I have never been in Tusnádfürdő in Harghita County, but it looks like a beautiful place at an altitude of 2,000 feet. Every year since 1989 a five-day camping festival, often referred to as the Transylvanian Woodstock, is held. In addition to being an occasion for having fun (presumably without all the Woodstock "additives") participants can listen to political lectures and speeches. Viktor Orbán, often accompanied by other Fidesz politicians, makes his yearly pilgrimage to the heart of the "Land of the Szeklers" and usually makes important announcements, not so much about the Hungarian minority in Romania as about politics in Hungary. It has become customary in the last eight years or so for Viktor Orbán to send important messages "home" from Tusnádfürdő. The Hungarian media always eagerly awaits his latest. In the past, when Fidesz didn't have such overwhelming support in Hungary, Orbán felt much more at home in Transylvania, especially in the three Hungarian counties where the population seems, to me at least, more inclined to listen to right-wing rhetoric than used to be the case in Hungary. Perhaps the Hungarians' minority status is responsible for this inclination toward the right. In any case, Orbán normally gives even more sharply worded speeches than usual in Romania, although lately he hasn't had to go to Tusnádfürdő to find inspiration.
Two years ago it was in Tusnádfürdő that Orbán first talked about Ferenc Gyurcsány as a liar and by extension as someone whose government was illegitimate. For some reason unknown to me, Orbán's speech last year was sparsely attended. This year he drew a full house, although I was surprised to see the many middle-aged and older people at a camp site organized for students. Perhaps these older folks came only to listen to Viktor Orbán and this time Traian Băsescu, president of Romania who spoke alongside Orbán. The camping festival is certainly an important event in the Hungarian community of Transylvania. As this poster says: "Tusványos, naturally." On the twentieth anniversary of the festival the organizers even found an apt quotation from Attila József, the Hungarian poet, at least in its first line: "Húsz esztendőm hatalom …" (My twenty years is power), but it is a good thing they didn't continue: "Húsz esztendőm eladom…." (My twenty years I sell).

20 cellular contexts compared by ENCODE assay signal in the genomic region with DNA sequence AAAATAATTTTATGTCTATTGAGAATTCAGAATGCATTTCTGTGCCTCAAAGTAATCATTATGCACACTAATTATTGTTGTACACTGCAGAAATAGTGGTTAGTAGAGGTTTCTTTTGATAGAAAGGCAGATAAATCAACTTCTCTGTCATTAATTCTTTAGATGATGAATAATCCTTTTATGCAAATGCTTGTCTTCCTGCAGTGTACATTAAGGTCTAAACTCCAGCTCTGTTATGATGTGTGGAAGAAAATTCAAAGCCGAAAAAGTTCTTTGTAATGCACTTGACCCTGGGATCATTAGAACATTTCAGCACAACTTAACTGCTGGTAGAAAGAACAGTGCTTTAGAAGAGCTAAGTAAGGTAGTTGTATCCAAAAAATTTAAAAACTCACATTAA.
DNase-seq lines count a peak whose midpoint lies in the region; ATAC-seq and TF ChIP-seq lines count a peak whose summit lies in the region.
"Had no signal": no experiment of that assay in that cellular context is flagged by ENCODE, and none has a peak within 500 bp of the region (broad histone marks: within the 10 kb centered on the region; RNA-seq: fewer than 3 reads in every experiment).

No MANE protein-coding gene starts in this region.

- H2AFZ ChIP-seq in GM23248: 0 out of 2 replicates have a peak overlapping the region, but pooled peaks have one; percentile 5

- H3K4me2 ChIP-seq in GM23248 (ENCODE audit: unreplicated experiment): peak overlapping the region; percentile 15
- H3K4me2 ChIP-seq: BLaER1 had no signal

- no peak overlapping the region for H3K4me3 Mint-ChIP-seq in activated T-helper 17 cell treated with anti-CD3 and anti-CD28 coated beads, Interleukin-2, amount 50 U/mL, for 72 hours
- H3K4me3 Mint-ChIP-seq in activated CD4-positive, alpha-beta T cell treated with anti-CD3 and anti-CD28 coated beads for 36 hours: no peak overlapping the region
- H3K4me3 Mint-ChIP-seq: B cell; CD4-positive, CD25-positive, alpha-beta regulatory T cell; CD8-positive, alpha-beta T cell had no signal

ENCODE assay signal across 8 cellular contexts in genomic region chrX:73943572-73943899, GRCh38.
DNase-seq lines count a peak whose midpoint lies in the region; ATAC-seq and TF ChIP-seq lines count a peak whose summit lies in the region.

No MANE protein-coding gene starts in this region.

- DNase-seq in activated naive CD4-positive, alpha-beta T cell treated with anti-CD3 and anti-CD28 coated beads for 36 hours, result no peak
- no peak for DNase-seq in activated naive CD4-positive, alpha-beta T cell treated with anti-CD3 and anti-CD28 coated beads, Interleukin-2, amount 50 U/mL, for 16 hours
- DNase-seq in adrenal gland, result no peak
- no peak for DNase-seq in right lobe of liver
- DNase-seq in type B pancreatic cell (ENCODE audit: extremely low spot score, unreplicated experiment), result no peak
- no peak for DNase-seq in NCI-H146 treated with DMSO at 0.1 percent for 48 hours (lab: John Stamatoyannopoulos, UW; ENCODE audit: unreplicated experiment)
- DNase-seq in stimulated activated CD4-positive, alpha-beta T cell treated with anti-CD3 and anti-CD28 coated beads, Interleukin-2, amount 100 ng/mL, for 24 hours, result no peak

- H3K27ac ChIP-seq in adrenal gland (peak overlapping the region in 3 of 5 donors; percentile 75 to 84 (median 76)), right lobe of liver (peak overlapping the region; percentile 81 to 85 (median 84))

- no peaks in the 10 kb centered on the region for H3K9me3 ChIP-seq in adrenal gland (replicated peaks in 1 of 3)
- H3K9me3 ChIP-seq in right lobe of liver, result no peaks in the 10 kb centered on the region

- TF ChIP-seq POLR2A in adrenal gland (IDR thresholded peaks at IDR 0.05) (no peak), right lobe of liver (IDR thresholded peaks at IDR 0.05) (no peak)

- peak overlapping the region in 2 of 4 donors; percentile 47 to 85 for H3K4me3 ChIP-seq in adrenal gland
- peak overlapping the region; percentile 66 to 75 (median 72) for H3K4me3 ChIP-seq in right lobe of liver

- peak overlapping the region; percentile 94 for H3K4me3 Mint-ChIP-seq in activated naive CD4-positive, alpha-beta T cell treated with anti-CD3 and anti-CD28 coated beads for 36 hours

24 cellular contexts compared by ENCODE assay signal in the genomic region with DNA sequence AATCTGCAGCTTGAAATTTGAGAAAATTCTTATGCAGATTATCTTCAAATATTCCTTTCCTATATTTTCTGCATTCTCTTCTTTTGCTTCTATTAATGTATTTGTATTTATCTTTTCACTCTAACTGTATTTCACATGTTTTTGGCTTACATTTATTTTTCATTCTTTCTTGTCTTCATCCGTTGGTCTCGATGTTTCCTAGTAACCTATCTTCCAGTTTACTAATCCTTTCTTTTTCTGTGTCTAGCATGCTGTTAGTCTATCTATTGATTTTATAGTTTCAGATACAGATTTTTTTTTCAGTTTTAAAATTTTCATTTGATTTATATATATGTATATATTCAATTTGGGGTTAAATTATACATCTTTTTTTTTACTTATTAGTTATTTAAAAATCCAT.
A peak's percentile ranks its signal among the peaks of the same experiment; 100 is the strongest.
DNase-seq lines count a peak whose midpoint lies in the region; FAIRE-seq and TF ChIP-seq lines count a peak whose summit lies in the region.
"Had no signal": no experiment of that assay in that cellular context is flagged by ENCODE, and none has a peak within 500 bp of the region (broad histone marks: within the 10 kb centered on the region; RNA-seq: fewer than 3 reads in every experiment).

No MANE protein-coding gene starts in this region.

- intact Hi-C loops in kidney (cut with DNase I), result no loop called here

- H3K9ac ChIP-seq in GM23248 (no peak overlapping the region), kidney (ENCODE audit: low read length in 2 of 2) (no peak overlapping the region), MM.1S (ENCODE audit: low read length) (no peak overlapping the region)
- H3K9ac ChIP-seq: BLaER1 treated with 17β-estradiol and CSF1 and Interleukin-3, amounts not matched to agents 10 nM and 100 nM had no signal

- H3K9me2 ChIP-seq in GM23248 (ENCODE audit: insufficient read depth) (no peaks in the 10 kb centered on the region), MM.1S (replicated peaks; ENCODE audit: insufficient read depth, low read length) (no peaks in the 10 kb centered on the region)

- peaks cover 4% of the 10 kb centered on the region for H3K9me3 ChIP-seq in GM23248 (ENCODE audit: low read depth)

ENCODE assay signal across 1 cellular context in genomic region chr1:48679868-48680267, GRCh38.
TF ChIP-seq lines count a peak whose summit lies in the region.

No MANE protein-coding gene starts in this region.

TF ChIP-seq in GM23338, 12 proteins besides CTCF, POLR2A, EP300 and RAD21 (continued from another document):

The sharp-tongued spokesman of MSZP, István Nyakó, suggested to Orbán before his departure for Romania that perhaps he could tell his audience his opinion of Jobbik because in Hungary he judiciously avoids the topic. According to Nyakó, Fidesz "created a monster that simply doesn't let go and that contaminates Hungarian political life." Orbán can react to this situation either by trying to outdo Jobbik in radicalism or by turning against it not in "empty words" but in deeds. (Actually Nyakó used the Hungarian slang word "duma" that can perhaps be best translated as "hot air.") Because, Nyakó continued, to say that Fidesz will never accept Jobbik as a coalition partner as Orbán did means nothing. After all, in 1998 he said the same thing about József Torgyán's Smallholders and what happened? Came the coalition. (Torgyán, who is rarely seen these days on TV, just recently said in an interview that the poor abandoned voters of the Smallholders Party, smashed by Fidesz, ended up voting for Jobbik!) Orbán should announce in Tusnádfürdő that his party will stop all cooperation on the local level with representatives of Jobbik.
The reaction was predictable. Fidesz was outraged and answered: "Perhaps for a socialist politician even twenty years after the change of regime it is difficult to swallow and it is painful that in a democracy it is not MSZP that decides who says what and when." Fidesz told Nyakó "to learn to read" because after all the "Fundamentals" accepted by the Fidesz Congress and allegedly the party's program clearly states that they will not form a coalition with Jobbik. Of course, this is not really an answer to Nyakó who demanded an immediate cessation of cooperation between Fidesz and Jobbik in several local governments.